Bianca Botes, Director at Foreign Exchange Specialists Citadel Global, shares her insights on the recent protests and looting, and what it might mean for the value of the rand.
One cannot deny the chaos that has ensued since the recent incarceration of former South African President Jacob Zuma, that has now made headlines across the globe.
On the one hand, many international investors consider his arrest as a positive development for democracy and a boost for business confidence, while others might regard the violent protests and looting as a deterrent.
A question many would like answered is: how does this affect the rand?
As South Africans, we often think that the local currency’s performance depends mainly on what’s going on within our borders, whether those events are economic or political in nature.
In reality, it is quite the opposite. Most of what drives the rand is based on global events and risk sentiment within the global financial markets.
Over the past few months, we have witnessed a significant recovery of the rand from its Covid-19-induced lows, which saw the currency reach R19.30 to the US dollar in April 2020.
However, this recovery is not due to events that have occurred within the country. Locally, South Africa still faces a dire economic trajectory, which was only worsened by the pandemic.
Looting will negatively impact the local economy
It might come as a surprise to many that the arrest of Zuma, although a positive sign for local sentiment, has had no significant impact on the rand.
In reality, Zuma’s arrest has been overshadowed by the real economic hurdles South Africa will continue to face, whether he remains behind bars or not, alongside global factors such as reflation, stimulus and global growth.
Despite this, there is a real concern around the effect that protests and looting will have on the economy.
The violence is likely to offset any positive inroads made into South Africa’s global reputation by Zuma’s imprisonment, and the damage to property as well as the job losses to follow, will certainly add to the fragility of the local economy.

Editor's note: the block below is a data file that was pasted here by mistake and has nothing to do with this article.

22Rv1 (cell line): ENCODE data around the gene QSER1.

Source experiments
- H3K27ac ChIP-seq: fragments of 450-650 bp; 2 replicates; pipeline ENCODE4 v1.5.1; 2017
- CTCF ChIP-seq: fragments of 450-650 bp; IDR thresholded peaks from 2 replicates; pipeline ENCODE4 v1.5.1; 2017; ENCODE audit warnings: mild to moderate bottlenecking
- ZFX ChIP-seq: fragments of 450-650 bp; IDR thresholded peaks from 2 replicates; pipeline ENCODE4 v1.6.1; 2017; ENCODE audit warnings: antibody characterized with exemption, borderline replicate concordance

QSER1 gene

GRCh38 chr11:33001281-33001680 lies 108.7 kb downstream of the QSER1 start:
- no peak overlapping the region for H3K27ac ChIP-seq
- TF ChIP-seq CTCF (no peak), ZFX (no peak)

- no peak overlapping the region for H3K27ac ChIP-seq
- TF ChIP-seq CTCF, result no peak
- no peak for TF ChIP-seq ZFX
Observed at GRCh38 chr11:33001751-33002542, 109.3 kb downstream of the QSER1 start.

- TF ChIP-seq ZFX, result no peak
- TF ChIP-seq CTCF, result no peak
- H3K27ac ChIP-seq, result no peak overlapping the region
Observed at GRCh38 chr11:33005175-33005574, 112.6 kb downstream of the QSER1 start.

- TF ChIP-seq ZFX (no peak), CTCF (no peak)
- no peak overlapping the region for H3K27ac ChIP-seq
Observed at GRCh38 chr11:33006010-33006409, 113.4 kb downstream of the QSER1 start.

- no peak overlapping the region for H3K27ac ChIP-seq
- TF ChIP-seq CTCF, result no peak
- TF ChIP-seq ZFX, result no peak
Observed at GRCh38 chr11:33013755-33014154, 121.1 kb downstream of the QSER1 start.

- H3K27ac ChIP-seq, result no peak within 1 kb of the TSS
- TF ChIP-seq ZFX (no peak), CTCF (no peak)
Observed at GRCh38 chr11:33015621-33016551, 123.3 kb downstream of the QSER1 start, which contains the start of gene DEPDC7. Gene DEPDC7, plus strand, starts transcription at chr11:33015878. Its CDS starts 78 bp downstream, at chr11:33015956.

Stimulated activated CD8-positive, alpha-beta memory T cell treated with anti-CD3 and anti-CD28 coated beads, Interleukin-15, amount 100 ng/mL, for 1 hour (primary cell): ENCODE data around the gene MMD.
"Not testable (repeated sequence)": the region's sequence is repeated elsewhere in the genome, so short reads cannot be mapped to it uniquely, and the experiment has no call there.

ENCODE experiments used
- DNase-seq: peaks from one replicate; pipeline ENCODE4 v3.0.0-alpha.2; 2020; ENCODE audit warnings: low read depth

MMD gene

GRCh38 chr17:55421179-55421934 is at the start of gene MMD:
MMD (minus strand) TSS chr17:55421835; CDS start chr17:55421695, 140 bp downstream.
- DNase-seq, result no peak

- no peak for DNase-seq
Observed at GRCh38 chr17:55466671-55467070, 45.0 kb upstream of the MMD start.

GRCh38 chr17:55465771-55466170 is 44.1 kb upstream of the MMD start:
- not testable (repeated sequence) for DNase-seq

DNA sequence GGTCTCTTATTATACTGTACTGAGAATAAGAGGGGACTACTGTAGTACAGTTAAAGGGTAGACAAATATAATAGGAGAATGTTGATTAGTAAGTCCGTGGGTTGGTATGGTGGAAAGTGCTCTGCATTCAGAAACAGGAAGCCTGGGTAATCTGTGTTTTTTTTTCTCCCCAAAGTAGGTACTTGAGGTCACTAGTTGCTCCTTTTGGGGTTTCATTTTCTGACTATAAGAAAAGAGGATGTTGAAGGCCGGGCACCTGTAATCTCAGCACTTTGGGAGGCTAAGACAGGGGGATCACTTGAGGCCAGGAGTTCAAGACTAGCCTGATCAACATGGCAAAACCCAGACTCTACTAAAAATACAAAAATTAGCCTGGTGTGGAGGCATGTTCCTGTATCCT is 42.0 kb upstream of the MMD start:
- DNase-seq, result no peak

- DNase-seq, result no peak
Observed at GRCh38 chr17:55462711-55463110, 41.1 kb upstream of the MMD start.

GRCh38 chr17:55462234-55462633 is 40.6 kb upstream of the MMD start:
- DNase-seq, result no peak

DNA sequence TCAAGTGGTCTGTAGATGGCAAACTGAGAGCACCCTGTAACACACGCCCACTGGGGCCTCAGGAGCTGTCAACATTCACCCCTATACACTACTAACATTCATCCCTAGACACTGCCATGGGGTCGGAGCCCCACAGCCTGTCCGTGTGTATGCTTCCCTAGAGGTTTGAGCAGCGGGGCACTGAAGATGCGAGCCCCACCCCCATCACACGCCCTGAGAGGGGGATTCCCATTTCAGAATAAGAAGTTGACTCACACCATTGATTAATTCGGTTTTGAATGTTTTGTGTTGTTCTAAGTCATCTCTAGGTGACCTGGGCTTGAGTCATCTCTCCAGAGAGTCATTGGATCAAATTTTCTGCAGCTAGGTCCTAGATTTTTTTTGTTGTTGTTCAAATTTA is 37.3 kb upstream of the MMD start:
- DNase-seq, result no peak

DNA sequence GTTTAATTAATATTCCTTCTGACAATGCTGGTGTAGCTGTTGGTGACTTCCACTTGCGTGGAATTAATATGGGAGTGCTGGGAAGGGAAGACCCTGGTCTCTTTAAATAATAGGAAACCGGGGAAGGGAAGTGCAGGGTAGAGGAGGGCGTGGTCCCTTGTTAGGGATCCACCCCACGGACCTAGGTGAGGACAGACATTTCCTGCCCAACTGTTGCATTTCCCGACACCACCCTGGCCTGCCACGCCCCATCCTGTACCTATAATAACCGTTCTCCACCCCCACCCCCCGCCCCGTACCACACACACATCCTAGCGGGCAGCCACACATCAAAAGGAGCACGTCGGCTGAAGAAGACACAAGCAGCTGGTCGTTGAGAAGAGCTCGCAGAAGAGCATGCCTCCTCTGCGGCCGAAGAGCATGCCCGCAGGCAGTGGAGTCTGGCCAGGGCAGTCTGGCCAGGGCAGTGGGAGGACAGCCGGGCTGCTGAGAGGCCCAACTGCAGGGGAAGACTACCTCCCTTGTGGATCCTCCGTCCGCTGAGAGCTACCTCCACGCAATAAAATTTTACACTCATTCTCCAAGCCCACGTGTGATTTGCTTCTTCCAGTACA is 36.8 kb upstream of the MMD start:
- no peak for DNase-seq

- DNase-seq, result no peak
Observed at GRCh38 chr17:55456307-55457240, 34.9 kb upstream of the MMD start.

Local tensions won’t dictate rand movement
While the national tension will bring negative sentiment, it will not be responsible for a dictation of the direction of the rand. It will merely be one of several factors contributing to it, which include Eskom’s electricity supply and the ongoing local economic turmoil due to the pandemic.
Although emerging-market currencies are trading softer, a risk premium has been built into the rand due to the unrest. As political tensions and riots have seen numerous economic hubs come to a standstill due to fear of looting, the rand will trade slightly softer against the dollar.
The following global factors will continue to drive the direction of the rand over the coming months:
- Global growth and inflation
- The rising number of Covid-19 cases and its effect on the global economic outlook
- Additional fiscal stimulus expected from US President Joe Biden
- Monetary policy action by central banks (including but not limited to the US Federal Reserve and the European Central Bank) in terms of interest rates and quantitative easing (asset purchases). Rising interest rates in the rest of the world will dampen the appeal of riskier emerging-market assets.
It is understandable that people are concerned about the consequences recent South African events could have on the rand, however, it’s important to remember that the global climate is currently just as fragile, and those global factors will be of more significance than recent events.
This article was based on a press release issued on behalf of Citadel Global.